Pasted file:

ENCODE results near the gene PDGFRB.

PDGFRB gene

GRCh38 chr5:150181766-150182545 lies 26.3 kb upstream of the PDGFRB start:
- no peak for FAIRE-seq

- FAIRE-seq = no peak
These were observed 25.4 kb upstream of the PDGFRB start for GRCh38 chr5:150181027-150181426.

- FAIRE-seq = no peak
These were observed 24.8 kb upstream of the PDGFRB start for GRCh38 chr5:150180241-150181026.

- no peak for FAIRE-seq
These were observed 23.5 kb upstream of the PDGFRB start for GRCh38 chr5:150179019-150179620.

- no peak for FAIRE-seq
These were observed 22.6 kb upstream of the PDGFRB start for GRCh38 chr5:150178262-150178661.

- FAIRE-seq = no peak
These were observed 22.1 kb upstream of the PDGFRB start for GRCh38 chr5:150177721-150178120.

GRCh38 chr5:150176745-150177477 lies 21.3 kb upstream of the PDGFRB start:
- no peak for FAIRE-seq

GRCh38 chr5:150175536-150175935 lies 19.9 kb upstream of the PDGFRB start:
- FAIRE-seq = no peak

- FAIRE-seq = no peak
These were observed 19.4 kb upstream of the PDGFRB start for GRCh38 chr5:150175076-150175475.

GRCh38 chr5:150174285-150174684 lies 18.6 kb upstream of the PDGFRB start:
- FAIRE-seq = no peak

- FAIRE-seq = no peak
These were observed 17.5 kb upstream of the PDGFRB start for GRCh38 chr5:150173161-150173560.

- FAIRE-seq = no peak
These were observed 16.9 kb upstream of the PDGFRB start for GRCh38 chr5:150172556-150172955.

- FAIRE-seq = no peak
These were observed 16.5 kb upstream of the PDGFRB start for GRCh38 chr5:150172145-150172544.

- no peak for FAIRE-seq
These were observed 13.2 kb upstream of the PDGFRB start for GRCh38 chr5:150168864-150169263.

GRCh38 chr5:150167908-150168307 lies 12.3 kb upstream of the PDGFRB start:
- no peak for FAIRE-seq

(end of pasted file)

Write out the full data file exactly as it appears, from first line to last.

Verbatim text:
ENCODE results near the gene PDGFRB.

PDGFRB gene

GRCh38 chr5:150181766-150182545 lies 26.3 kb upstream of the PDGFRB start:
- no peak for FAIRE-seq

- FAIRE-seq = no peak
These were observed 25.4 kb upstream of the PDGFRB start for GRCh38 chr5:150181027-150181426.

- FAIRE-seq = no peak
These were observed 24.8 kb upstream of the PDGFRB start for GRCh38 chr5:150180241-150181026.

- no peak for FAIRE-seq
These were observed 23.5 kb upstream of the PDGFRB start for GRCh38 chr5:150179019-150179620.

- no peak for FAIRE-seq
These were observed 22.6 kb upstream of the PDGFRB start for GRCh38 chr5:150178262-150178661.

- FAIRE-seq = no peak
These were observed 22.1 kb upstream of the PDGFRB start for GRCh38 chr5:150177721-150178120.

GRCh38 chr5:150176745-150177477 lies 21.3 kb upstream of the PDGFRB start:
- no peak for FAIRE-seq

GRCh38 chr5:150175536-150175935 lies 19.9 kb upstream of the PDGFRB start:
- FAIRE-seq = no peak

- FAIRE-seq = no peak
These were observed 19.4 kb upstream of the PDGFRB start for GRCh38 chr5:150175076-150175475.

GRCh38 chr5:150174285-150174684 lies 18.6 kb upstream of the PDGFRB start:
- FAIRE-seq = no peak

- FAIRE-seq = no peak
These were observed 17.5 kb upstream of the PDGFRB start for GRCh38 chr5:150173161-150173560.

- FAIRE-seq = no peak
These were observed 16.9 kb upstream of the PDGFRB start for GRCh38 chr5:150172556-150172955.

- FAIRE-seq = no peak
These were observed 16.5 kb upstream of the PDGFRB start for GRCh38 chr5:150172145-150172544.

- no peak for FAIRE-seq
These were observed 13.2 kb upstream of the PDGFRB start for GRCh38 chr5:150168864-150169263.

GRCh38 chr5:150167908-150168307 lies 12.3 kb upstream of the PDGFRB start:
- no peak for FAIRE-seq